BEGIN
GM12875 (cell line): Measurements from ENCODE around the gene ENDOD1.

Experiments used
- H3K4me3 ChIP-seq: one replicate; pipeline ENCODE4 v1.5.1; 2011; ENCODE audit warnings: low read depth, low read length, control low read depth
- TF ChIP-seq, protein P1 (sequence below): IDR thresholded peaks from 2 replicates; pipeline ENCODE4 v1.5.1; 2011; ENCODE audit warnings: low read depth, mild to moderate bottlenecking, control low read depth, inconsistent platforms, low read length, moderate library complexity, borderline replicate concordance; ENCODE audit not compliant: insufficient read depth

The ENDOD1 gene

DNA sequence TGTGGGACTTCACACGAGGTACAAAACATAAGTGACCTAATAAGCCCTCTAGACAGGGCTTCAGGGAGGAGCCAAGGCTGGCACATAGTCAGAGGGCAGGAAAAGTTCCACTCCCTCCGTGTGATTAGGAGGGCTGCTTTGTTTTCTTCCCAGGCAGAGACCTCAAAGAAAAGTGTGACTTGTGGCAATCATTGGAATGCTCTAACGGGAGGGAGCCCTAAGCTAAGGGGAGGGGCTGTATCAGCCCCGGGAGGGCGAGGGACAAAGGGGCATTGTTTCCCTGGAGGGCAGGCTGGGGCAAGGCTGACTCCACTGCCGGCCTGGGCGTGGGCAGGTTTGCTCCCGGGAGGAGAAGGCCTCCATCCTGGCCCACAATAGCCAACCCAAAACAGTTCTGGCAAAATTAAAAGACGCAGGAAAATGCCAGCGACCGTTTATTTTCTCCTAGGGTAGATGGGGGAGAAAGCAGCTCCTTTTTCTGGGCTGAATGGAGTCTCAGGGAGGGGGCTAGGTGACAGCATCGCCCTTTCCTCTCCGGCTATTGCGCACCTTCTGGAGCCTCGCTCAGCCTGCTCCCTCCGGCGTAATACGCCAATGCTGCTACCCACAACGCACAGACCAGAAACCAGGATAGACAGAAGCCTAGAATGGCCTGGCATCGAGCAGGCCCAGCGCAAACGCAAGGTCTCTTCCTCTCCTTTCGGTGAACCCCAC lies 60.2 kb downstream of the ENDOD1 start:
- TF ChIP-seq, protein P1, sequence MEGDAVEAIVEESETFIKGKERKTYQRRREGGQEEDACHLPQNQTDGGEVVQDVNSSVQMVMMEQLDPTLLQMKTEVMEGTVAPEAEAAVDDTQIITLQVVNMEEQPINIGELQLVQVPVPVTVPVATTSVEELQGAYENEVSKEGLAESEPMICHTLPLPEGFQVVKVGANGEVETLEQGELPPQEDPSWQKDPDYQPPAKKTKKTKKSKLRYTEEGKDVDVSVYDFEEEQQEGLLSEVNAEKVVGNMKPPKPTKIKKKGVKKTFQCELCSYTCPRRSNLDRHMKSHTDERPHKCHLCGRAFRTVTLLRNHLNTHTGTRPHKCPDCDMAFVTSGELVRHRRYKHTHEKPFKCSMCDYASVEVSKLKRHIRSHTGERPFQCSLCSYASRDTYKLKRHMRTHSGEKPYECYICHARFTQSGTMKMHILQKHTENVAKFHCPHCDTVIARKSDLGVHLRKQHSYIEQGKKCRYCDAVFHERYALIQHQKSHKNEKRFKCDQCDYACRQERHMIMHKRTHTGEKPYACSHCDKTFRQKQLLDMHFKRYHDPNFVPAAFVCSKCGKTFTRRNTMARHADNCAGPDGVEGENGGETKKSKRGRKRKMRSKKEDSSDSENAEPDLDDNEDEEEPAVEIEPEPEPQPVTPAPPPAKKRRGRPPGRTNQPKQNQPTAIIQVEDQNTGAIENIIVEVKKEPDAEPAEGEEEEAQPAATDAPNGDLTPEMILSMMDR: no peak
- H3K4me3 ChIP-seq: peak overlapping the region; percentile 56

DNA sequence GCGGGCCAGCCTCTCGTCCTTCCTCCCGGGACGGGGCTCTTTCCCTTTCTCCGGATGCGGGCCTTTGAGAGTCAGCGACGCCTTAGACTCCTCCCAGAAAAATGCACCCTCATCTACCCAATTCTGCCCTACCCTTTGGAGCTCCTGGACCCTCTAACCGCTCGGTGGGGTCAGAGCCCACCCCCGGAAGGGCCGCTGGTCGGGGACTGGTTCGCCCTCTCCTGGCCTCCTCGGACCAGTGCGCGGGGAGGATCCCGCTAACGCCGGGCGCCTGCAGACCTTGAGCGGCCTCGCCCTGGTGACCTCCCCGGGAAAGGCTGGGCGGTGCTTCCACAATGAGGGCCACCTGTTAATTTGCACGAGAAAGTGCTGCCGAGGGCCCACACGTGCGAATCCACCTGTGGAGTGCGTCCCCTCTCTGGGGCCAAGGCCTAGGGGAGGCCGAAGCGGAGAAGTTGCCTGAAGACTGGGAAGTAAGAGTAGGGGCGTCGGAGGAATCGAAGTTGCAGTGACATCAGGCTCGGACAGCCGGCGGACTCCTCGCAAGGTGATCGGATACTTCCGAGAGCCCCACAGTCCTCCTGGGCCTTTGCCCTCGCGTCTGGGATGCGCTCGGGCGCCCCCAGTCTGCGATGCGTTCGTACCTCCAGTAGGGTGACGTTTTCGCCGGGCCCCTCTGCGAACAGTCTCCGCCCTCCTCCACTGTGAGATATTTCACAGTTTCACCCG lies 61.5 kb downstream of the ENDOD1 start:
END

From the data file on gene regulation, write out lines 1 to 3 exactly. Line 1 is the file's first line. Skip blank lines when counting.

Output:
GM12875 (cell line): Measurements from ENCODE around the gene ENDOD1.

Experiments used
- H3K4me3 ChIP-seq: one replicate; pipeline ENCODE4 v1.5.1; 2011; ENCODE audit warnings: low read depth, low read length, control low read depth